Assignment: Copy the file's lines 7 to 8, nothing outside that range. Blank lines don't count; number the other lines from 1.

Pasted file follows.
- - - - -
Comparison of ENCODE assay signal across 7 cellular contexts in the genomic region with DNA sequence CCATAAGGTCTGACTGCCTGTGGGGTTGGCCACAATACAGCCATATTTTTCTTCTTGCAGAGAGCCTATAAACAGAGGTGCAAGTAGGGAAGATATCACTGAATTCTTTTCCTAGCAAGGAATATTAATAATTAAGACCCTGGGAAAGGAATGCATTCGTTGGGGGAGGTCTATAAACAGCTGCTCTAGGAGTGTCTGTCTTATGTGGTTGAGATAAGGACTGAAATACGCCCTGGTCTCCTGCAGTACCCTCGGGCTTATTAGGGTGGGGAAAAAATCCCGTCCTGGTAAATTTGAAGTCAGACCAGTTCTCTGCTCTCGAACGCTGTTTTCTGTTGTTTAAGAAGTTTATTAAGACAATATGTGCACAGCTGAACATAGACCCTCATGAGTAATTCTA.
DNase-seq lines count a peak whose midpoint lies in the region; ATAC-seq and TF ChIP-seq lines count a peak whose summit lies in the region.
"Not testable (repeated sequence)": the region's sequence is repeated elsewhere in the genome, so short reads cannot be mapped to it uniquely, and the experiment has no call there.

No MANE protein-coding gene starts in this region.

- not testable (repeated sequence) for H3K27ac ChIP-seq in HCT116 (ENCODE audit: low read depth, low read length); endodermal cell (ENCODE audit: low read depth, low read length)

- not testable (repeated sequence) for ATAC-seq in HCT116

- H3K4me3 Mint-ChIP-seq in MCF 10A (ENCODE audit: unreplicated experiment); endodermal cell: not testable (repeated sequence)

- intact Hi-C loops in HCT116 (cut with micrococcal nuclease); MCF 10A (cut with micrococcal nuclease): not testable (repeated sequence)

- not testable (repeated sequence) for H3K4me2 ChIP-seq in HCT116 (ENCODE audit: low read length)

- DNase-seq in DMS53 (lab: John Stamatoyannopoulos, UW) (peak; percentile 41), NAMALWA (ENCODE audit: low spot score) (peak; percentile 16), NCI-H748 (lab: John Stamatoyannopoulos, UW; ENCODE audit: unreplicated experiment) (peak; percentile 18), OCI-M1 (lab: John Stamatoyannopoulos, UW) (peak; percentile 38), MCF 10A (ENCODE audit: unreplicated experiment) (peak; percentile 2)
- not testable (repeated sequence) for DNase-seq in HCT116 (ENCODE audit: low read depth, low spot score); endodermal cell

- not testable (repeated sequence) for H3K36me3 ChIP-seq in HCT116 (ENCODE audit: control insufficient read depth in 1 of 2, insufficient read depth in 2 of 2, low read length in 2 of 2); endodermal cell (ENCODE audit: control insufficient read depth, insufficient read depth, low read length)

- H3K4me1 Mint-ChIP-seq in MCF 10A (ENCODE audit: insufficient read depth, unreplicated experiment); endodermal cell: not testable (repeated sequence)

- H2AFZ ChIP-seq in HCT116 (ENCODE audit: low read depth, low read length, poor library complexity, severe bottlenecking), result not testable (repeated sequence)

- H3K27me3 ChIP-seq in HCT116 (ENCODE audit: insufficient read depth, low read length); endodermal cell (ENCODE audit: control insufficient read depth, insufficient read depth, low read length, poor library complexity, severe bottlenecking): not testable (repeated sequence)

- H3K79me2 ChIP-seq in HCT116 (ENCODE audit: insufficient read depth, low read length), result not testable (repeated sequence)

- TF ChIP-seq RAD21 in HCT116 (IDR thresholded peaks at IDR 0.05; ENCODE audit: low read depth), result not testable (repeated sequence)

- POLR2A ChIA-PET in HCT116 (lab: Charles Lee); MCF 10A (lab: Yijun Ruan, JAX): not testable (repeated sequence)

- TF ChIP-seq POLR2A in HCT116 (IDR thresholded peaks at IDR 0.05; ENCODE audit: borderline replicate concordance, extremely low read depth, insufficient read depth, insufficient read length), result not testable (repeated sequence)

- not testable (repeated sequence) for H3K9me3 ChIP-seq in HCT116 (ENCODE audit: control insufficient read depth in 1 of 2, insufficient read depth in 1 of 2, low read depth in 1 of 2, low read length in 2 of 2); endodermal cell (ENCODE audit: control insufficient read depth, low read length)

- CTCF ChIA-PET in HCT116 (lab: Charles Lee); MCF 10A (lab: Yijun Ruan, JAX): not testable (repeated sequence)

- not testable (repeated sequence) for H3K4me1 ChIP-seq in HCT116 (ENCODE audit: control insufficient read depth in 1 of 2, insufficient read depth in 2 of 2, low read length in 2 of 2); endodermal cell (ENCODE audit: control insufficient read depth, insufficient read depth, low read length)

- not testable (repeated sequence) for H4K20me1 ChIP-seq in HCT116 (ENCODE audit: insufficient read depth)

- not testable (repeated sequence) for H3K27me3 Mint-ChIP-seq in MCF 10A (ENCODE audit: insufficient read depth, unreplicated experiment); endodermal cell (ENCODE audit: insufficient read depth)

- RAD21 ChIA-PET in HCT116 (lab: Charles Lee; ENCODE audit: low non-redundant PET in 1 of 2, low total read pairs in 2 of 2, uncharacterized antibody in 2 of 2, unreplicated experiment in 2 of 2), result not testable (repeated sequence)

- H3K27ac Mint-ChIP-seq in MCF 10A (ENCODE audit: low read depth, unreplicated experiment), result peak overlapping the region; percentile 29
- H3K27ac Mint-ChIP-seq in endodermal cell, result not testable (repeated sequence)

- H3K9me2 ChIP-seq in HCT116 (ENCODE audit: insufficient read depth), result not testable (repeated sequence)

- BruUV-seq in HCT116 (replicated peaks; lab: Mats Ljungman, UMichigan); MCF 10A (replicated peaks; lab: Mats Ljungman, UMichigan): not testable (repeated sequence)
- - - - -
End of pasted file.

- H3K4me3 Mint-ChIP-seq in MCF 10A (ENCODE audit: unreplicated experiment); endodermal cell: not testable (repeated sequence)

- intact Hi-C loops in HCT116 (cut with micrococcal nuclease); MCF 10A (cut with micrococcal nuclease): not testable (repeated sequence)